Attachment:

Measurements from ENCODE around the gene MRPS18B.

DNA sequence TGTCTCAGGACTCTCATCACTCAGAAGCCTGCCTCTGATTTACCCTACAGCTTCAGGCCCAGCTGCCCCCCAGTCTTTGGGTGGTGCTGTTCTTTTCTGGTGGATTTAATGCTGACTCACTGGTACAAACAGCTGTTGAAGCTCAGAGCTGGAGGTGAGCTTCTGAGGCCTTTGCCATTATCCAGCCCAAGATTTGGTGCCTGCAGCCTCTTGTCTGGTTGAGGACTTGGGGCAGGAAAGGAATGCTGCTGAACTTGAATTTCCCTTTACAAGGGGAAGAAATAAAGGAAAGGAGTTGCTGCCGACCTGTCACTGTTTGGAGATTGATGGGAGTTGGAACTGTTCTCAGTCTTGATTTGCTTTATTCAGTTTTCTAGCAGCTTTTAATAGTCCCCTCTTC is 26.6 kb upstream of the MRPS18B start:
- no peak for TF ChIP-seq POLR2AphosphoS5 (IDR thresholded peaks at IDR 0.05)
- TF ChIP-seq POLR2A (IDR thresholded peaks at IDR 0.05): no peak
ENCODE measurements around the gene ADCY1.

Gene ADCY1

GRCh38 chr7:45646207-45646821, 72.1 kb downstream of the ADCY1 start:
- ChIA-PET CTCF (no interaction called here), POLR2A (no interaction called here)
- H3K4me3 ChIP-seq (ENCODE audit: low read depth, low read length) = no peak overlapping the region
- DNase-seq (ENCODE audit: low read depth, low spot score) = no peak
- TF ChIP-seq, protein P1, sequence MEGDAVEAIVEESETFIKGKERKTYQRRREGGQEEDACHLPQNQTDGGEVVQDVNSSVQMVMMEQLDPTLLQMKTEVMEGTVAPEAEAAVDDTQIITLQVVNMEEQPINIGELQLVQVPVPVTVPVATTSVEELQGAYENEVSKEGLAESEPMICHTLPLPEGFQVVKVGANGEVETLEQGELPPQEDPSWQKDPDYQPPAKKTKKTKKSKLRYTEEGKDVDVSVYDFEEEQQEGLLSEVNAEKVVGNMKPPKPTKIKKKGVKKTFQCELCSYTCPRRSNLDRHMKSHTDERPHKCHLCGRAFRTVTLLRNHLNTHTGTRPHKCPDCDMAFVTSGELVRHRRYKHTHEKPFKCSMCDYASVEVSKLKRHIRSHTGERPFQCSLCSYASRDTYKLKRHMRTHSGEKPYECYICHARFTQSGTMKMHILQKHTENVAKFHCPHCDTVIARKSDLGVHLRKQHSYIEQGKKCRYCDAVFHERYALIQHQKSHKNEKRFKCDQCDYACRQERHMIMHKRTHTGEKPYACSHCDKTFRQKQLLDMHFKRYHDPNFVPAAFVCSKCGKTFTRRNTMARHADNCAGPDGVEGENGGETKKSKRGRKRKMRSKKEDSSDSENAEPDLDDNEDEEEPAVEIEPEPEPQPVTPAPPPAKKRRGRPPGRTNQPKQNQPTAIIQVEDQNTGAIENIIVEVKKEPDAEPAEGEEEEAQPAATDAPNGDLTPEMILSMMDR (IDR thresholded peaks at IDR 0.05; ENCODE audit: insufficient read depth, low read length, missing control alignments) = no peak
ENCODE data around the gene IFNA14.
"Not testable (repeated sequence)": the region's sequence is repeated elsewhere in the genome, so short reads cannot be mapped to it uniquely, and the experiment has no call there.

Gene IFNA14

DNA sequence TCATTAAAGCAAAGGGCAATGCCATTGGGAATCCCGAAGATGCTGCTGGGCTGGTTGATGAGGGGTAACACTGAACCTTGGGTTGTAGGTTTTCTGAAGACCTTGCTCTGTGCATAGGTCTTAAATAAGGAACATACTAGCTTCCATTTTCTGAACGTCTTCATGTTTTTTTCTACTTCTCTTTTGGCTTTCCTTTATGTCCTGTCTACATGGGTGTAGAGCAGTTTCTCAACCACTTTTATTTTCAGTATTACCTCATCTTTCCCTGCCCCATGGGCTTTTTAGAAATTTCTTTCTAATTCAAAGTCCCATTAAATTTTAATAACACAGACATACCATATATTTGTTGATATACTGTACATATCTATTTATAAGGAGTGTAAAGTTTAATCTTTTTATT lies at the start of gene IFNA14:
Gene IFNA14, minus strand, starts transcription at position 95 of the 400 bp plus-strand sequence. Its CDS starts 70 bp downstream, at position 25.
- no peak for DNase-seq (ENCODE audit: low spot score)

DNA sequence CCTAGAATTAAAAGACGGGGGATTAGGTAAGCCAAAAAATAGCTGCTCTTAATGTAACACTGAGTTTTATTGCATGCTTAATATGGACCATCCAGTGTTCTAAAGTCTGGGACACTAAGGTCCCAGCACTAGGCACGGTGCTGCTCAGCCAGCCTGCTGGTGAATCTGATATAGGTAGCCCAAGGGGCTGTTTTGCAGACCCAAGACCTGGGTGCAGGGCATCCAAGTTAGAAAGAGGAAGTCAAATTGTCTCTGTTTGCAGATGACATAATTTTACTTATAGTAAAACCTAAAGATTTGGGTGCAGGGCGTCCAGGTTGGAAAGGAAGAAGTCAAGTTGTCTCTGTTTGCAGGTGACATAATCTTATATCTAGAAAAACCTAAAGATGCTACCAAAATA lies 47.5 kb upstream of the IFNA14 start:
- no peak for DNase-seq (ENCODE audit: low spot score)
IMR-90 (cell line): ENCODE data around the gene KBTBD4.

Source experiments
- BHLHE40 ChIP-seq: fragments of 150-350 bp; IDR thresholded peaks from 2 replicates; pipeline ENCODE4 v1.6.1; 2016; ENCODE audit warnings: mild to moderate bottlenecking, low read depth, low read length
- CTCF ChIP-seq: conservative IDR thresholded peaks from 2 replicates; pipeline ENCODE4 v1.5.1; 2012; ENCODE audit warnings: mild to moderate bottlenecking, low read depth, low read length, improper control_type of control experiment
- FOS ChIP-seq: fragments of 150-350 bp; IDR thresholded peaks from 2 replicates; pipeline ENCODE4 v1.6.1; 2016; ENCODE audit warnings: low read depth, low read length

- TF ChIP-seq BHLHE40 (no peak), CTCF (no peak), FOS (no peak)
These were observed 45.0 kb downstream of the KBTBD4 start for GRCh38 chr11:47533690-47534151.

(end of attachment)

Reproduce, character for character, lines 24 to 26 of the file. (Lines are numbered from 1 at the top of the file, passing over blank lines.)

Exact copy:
- FOS ChIP-seq: fragments of 150-350 bp; IDR thresholded peaks from 2 replicates; pipeline ENCODE4 v1.6.1; 2016; ENCODE audit warnings: low read depth, low read length

- TF ChIP-seq BHLHE40 (no peak), CTCF (no peak), FOS (no peak)
These were observed 45.0 kb downstream of the KBTBD4 start for GRCh38 chr11:47533690-47534151.